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George Mackay Brown artwork installed on commemorative trail

Date: 25 April 2022

Georges End of Toon

An artwork inspired by George Mackay Brown has been installed on a trail celebrating the life and work of one of Scotland’s most prominent writers, in what has been dubbed ‘George’s end of toon’.

The artwork, commissioned by Orkney Islands Council as part of overall GMB100 activities marking the centenary of the writer’s birth, was erected in the George Mackay Brown Community Garden in Stromness, with the blessing of the Stromness Community Council.

The garden itself forms part of the newly launched GMB trail, a project by Orkney Arts Society aimed at providing an insight into the people and places that shaped and inspired George’s work.

Taking the form of a bench, the installation is designed to offer a place where people can sit and reflect on GMB – in a scenic spot he was known to enjoy himself. The creative duo appointed to develop and deliver the artwork, local writer Gabrielle Barnby and visual artist from central Scotland Orla Stevens, drew on old maritime materials – oars, tillers and boat hooks - kindly donated by the Orkney Historic Boat Society (OHBS). These have been embellished by Orla with words of young people from Kirkwall Grammar School who worked with Gaby exploring themes of friendship, the sea, and travelling which run throughout GMBs work. The artwork also includes original text from several poems within GMB’s final posthumous collection ’Travellers’.

Gaby said GMBs writing resonates in today’s world: “George wrote in many forms, including fable, myth and folklore and this is perhaps what he is best known for – but he also wrote about issues contemporary to him, such as uranium mining and the Tibetan refugee crisis. He was deeply concerned with what it really means to be a citizen of this world and the importance of our links with each other and with our planet.

“It feels like this piece brings together so much that is important right now, offering welcome and friendship to those who become for one reason or another travellers. I hope it will inspire both compassion and a sense of joy.”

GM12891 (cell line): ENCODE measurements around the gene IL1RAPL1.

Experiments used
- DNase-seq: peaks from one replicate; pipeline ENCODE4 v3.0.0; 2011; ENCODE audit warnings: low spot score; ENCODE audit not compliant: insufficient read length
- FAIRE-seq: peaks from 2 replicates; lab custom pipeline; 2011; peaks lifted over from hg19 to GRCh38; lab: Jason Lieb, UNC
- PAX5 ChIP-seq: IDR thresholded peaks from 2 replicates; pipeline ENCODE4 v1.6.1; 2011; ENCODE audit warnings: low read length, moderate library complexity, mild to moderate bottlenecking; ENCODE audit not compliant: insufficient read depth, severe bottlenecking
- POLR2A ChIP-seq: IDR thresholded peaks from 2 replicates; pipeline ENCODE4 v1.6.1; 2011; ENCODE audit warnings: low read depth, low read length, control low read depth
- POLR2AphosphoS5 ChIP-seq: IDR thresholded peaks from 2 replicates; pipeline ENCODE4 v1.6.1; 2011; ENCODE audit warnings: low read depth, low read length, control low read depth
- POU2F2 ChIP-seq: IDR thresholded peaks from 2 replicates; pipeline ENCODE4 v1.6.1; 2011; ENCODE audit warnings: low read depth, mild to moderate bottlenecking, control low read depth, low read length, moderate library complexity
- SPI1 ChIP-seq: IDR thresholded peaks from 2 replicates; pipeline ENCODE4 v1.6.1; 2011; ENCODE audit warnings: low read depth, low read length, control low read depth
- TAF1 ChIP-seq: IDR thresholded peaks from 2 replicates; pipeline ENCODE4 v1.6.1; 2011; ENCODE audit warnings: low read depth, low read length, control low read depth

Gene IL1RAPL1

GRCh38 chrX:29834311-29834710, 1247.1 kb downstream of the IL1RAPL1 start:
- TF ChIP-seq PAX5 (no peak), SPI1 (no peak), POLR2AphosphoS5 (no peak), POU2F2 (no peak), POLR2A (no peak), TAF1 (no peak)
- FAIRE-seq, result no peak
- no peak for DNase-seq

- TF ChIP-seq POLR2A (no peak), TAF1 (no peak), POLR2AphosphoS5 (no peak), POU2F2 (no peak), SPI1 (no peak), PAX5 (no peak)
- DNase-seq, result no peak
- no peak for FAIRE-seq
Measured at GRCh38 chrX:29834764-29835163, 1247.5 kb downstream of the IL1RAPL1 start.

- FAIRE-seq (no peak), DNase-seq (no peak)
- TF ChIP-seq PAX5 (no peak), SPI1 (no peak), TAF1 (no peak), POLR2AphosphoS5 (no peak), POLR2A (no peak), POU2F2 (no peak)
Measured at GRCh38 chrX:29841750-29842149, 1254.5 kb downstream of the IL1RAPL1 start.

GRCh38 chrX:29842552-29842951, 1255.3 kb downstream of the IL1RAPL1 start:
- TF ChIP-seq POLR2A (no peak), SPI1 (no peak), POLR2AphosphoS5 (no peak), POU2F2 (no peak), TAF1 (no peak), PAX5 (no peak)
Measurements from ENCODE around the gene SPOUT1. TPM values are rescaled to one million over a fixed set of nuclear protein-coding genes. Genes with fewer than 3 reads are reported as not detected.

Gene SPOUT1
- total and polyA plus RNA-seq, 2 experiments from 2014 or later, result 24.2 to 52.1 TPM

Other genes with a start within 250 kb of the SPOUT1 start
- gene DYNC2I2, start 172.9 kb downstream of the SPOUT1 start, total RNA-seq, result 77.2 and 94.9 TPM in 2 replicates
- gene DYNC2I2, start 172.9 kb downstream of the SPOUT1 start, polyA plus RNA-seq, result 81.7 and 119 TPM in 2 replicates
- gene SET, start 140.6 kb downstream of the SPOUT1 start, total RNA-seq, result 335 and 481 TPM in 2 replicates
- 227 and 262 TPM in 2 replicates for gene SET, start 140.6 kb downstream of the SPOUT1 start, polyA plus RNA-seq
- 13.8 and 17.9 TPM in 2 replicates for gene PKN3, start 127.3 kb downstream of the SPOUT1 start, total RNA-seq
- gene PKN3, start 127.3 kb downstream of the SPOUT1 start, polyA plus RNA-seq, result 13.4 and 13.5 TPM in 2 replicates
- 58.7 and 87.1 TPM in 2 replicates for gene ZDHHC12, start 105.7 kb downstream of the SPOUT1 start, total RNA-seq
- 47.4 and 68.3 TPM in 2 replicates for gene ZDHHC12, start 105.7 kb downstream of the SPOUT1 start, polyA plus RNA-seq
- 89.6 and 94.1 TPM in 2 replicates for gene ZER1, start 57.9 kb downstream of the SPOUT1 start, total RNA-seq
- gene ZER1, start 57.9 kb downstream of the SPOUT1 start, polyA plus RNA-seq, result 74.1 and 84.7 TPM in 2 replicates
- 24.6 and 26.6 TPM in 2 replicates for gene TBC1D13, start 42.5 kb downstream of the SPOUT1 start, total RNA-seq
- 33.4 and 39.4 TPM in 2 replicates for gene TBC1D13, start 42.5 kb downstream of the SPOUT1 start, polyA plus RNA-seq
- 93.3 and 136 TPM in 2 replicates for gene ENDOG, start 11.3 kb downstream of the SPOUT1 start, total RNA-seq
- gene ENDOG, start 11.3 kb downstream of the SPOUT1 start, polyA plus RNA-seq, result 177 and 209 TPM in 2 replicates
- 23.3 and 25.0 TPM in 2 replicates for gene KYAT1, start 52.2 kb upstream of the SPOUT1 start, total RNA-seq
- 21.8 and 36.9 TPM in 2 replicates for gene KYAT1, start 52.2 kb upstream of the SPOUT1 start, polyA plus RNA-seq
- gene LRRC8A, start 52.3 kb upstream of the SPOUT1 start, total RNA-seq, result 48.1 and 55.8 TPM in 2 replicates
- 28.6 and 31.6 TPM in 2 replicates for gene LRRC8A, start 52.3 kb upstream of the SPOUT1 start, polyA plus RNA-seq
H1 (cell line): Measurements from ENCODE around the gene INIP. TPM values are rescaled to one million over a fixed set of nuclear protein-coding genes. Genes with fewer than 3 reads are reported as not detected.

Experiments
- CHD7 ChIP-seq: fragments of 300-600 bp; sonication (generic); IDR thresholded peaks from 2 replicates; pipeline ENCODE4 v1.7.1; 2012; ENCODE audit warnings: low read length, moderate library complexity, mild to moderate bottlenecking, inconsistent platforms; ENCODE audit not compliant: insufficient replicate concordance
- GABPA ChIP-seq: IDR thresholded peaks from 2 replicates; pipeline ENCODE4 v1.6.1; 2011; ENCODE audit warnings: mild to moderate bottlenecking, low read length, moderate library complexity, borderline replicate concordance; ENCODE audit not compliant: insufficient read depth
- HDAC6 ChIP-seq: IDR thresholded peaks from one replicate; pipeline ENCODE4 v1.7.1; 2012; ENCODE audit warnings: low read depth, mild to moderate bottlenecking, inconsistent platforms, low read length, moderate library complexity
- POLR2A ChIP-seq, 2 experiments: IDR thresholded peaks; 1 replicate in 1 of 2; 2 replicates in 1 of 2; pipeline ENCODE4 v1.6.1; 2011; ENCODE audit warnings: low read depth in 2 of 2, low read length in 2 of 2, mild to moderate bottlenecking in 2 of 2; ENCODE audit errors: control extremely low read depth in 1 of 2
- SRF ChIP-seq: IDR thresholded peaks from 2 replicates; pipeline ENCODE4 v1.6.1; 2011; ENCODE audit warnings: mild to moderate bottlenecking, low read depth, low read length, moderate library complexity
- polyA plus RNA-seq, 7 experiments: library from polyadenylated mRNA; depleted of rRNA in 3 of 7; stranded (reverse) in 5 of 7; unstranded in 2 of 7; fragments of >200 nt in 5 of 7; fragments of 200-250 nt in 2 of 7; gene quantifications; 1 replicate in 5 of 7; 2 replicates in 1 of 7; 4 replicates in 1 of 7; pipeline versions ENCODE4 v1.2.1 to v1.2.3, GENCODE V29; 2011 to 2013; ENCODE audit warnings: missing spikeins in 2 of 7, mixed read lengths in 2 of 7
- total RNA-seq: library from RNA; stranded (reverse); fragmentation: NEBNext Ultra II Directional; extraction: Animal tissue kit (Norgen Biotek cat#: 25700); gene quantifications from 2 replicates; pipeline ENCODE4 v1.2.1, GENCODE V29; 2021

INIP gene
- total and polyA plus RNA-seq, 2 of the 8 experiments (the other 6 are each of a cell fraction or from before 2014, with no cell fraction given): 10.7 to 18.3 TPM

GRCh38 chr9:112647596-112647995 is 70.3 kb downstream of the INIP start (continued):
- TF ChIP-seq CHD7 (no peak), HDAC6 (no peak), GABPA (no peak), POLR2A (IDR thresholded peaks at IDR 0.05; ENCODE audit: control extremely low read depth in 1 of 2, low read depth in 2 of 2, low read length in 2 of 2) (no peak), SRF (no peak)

OICs Arts Officer, Emma Gee, said: “There has been so many people gently guiding this project home – offering materials, advice and time to deliver an artwork which fits so well with the work of GMB and the place where he spent so much of his childhood and also as a writer.

“And we’re absolutely delighted the artwork has also been incorporated into the GMB trail.

“It has been a real process of conversation and co-creation between all the amazing partners: KGS pupils, Orkney Historic Boat Society, Stromness Museum, Stromness Community Council, Stromness Development Trust, Orkney Arts Society, the project panel and artistic team and many more along the way.

“This aspect of a project frequently goes unspoken, but it deserves celebrating every bit as much as the final physical artwork that we hope everyone will enjoy.”

A formal opening for the artwork is planned for later in the summer.

The artwork was funded through Orkney Islands Council’s Culture Fund, and supported by a project panel including representatives from VisitScotland, Voluntary Action Orkney and Highlands and Islands Enterprise.

Find out more about the GMB100 artwork in our previous press release.

Find out more about the Orkney Arts Society’s GMB Trail on the website at which includes a link to the downloadable map.

Pictured here is the artwork finally in place - with Gaby herself and with Piers Cain, Secretary of Orkney Arts Society. 

  • Summary:

    An artwork inspired by George Mackay Brown has been installed on a trail celebrating the life and work of one of Scotland’s most prominent writers, in what has been dubbed ‘George’s end of toon’.

  • Category:
    Arts, Museums and Heritage
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